Many old maps have lines like below. Is there a term for a map with that type of lines? enter image description here enter image description here (from http://r-russell0912-dc2.blogspot.com/2011/01/pirate-maps-and-old-maps.html)

My best hypothesis is that the lines may be related to Rhumb lines and therefore Mercator projections.

Beautiful Example.


The first thing I can think of is Portolan charts, the Wikipedia page is not very clear but it links here which has some more information. (full frameset for the second link)

The lines themselves (Contemporaneously called rhumblines, but that term has since been redefined for modern usage.) are today termed windrose (or bearing) lines: lines of constant (observed) bearing between points. The link describes the significant behaviour difference between windrose lines and geodesics: the latter require latitude determination while the former do not. Before the invention of modern navigational chronometers in the mid-18th century it was impossible to sail geodesics, but quite possible to sail windroses; at the cost of a somewhat longer route.

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    +1. I think it would make this answer more valuable though if you'd quote their paragraph on what the lines were for. That was the main thrust of the question. – T.E.D. Aug 13 '12 at 13:55
  • @T.E.D. That paragraph essentially says, "yep, they're Rhumb lines for each of the primary, half-, and quarter-winds in Mercator projections", confirming JoeHobbit's suspicions. – SevenSidedDie Aug 13 '12 at 17:27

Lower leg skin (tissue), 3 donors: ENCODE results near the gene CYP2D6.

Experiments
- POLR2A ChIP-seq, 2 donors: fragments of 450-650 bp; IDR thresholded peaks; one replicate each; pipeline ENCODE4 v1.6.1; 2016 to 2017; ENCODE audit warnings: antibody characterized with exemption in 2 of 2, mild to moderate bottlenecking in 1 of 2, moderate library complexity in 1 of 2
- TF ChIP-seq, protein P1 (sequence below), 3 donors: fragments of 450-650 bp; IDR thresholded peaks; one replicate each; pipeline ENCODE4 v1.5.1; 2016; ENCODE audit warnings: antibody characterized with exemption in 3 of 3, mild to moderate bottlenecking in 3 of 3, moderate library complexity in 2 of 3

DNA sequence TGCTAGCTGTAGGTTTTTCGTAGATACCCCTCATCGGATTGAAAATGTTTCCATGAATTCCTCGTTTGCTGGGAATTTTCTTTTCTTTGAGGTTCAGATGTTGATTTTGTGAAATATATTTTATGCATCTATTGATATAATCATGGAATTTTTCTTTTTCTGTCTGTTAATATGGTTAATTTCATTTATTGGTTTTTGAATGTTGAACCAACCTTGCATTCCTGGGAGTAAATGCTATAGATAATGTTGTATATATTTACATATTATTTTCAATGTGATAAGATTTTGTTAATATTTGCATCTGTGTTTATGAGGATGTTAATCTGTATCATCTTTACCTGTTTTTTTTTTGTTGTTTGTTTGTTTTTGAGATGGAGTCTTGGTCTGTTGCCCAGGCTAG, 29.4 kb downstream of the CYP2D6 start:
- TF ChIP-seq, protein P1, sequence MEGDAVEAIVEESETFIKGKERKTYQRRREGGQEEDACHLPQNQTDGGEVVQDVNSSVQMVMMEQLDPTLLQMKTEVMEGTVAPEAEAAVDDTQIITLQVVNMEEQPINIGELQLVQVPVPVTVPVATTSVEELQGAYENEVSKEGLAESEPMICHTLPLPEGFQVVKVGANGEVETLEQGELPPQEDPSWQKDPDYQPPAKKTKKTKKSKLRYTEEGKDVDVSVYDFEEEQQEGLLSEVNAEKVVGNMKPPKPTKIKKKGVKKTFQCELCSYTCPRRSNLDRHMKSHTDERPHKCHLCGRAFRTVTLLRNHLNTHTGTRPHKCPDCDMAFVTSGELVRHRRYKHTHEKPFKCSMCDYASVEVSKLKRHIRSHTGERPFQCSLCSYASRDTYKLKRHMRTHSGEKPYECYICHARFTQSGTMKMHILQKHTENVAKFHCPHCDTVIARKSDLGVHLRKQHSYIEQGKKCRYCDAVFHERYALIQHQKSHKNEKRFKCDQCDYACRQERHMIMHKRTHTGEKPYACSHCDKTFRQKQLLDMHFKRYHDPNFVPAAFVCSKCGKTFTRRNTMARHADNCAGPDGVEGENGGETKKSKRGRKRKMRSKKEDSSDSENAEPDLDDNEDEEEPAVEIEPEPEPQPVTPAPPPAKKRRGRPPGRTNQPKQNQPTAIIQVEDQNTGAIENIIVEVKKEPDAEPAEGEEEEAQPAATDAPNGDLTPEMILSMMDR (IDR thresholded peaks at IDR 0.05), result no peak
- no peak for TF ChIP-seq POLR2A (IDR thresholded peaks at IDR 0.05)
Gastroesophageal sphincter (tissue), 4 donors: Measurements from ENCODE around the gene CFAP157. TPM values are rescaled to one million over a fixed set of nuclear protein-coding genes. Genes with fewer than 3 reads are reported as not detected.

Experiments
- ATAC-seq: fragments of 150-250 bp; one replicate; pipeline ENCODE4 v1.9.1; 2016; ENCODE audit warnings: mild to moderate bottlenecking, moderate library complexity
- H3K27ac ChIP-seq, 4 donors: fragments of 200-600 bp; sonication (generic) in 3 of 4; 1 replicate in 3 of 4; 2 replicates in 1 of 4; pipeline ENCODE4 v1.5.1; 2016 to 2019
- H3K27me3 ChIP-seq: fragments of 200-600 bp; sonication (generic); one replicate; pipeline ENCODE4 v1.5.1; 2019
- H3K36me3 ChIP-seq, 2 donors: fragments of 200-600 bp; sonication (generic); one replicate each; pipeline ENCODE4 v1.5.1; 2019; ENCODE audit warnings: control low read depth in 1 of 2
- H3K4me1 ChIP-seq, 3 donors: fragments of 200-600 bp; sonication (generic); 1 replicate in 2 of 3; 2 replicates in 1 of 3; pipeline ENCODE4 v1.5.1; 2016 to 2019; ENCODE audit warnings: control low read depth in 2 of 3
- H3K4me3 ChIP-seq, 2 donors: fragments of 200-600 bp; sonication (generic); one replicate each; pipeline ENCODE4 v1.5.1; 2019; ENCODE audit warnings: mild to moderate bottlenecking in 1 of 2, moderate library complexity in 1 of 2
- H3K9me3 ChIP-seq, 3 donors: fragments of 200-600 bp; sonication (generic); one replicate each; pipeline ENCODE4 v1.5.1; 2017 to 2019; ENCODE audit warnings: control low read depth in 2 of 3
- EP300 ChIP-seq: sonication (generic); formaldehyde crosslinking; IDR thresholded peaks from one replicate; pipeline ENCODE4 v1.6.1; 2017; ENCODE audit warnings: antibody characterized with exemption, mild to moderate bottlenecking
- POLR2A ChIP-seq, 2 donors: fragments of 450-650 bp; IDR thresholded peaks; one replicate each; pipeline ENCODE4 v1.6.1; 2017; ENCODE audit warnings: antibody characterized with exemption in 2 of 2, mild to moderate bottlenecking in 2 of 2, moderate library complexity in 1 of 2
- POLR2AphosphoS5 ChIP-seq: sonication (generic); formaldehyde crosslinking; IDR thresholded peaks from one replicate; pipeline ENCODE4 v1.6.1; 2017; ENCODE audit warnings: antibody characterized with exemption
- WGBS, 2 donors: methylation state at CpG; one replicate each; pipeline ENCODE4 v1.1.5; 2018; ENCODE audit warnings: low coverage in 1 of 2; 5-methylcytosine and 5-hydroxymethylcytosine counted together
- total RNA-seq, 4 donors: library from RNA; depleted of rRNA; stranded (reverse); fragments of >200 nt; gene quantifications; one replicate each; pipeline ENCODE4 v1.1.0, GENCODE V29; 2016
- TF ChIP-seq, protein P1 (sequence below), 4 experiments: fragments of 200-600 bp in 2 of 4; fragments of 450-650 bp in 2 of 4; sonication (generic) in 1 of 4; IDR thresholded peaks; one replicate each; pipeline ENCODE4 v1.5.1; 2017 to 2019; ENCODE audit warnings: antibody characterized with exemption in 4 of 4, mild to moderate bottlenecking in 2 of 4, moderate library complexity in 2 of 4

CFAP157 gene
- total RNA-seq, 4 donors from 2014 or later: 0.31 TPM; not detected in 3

• @SevenSidedDie: Careful there; the meaning of rhumbline has changed in the interim, so do you mean the modern meaning or the contemporaneous one? – Pieter Geerkens Dec 13 '17 at 19:45

It is called a portolan chart.

The lines have no navigational purpose. They were used to copy the chart. The same pattern of lines is drawn on the copy as on the master and then the copyist draws the coastlines using the individual cells of the grid as a reference.

For example, in the first chart you give, the lines are formed by drawing a great circle and then dividing it into 16 parts, each point on the circle being a node. Then lines are drawn between each of the nodes so there are a total of 16 x 15 = 240 lines altogether. The same thing is done on the copy. (Note that the copy can be done on a parchment of a different size than the master.) Thus, each chart will have the exact same pattern of lines. The coastlines and towns are then drawn with reference to the cells made by the lines. Because each cell has a unique shape there is no chance of accidentally copying the contents of one cell to the wrong one, as would be the case if you used a grid having all cells the same shape.

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    You get three upvotes for this nonsense! Those lines are windrose lines, lines of constant bearing, which before invention of the modern chronometer were the only way to sail accurate courses. – Pieter Geerkens Dec 13 '17 at 19:41

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